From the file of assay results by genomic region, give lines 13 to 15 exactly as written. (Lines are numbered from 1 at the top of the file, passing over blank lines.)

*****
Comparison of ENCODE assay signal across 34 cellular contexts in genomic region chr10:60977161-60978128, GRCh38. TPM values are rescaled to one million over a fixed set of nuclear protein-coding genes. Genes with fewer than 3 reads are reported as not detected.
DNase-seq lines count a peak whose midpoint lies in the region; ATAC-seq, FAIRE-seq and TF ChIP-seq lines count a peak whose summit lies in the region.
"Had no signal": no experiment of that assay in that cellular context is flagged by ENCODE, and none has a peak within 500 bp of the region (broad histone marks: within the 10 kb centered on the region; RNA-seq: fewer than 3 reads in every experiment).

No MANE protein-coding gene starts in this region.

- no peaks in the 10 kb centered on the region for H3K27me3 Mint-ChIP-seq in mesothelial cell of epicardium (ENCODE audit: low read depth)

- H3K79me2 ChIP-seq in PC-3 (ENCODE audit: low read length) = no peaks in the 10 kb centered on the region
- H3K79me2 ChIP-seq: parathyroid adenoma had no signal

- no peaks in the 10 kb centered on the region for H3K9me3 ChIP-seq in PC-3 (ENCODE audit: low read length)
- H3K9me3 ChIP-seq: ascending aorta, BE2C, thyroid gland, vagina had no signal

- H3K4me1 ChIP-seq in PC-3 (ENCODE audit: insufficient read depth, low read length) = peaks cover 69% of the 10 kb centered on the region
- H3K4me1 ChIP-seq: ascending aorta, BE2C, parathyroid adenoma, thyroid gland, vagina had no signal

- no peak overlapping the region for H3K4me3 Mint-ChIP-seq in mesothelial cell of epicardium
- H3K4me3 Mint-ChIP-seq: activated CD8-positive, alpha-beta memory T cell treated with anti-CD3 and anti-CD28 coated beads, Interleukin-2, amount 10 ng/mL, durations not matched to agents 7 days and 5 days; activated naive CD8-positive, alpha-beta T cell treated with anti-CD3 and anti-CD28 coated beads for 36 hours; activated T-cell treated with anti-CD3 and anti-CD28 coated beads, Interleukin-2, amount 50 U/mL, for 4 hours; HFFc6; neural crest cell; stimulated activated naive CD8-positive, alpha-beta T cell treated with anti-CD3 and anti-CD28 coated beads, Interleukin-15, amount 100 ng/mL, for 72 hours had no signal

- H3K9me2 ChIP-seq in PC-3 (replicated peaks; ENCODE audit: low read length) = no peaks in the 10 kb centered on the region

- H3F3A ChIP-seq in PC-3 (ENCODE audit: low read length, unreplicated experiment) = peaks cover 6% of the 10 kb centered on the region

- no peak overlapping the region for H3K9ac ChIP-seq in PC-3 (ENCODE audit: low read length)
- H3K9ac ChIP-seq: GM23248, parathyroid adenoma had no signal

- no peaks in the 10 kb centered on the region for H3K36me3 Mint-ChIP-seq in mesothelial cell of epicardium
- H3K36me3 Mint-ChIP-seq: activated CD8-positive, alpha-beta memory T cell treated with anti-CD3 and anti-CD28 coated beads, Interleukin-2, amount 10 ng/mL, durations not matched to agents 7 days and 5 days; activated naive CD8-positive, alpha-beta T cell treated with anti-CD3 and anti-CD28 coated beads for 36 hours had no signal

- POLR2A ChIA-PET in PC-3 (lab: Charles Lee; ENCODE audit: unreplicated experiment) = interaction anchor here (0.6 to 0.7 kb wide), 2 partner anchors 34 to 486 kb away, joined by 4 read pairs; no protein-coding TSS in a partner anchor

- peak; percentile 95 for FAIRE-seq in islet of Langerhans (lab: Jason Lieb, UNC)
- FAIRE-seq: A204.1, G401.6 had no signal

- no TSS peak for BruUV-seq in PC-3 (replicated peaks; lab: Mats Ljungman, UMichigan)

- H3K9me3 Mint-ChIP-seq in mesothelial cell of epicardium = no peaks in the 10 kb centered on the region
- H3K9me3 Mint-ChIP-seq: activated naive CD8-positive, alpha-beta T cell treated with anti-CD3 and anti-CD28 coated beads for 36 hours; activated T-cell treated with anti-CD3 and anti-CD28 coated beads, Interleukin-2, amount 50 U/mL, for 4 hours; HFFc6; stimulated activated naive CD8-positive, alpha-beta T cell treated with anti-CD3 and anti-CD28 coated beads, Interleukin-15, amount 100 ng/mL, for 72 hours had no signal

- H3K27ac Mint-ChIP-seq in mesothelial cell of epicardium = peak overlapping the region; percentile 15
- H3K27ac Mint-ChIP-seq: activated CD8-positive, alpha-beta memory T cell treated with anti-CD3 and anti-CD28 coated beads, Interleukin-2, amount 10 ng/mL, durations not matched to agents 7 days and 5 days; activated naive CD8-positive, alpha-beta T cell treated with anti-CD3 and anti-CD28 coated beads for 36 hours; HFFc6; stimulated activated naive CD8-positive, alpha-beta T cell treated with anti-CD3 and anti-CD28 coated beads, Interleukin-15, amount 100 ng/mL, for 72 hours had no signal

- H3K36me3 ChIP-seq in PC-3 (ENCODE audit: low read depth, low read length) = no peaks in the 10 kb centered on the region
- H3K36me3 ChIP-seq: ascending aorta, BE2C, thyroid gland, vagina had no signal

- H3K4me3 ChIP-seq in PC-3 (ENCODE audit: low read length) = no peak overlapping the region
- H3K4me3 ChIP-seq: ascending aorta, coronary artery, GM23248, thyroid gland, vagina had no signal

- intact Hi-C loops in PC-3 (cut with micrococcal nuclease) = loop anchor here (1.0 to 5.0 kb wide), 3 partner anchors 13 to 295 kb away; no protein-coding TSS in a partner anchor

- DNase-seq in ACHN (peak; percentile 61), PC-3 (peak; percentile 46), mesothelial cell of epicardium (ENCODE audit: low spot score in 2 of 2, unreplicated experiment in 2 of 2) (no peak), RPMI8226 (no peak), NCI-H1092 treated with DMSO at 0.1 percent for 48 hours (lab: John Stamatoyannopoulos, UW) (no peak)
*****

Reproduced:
- H3K4me3 Mint-ChIP-seq: activated CD8-positive, alpha-beta memory T cell treated with anti-CD3 and anti-CD28 coated beads, Interleukin-2, amount 10 ng/mL, durations not matched to agents 7 days and 5 days; activated naive CD8-positive, alpha-beta T cell treated with anti-CD3 and anti-CD28 coated beads for 36 hours; activated T-cell treated with anti-CD3 and anti-CD28 coated beads, Interleukin-2, amount 50 U/mL, for 4 hours; HFFc6; neural crest cell; stimulated activated naive CD8-positive, alpha-beta T cell treated with anti-CD3 and anti-CD28 coated beads, Interleukin-15, amount 100 ng/mL, for 72 hours had no signal

- H3K9me2 ChIP-seq in PC-3 (replicated peaks; ENCODE audit: low read length) = no peaks in the 10 kb centered on the region

- H3F3A ChIP-seq in PC-3 (ENCODE audit: low read length, unreplicated experiment) = peaks cover 6% of the 10 kb centered on the region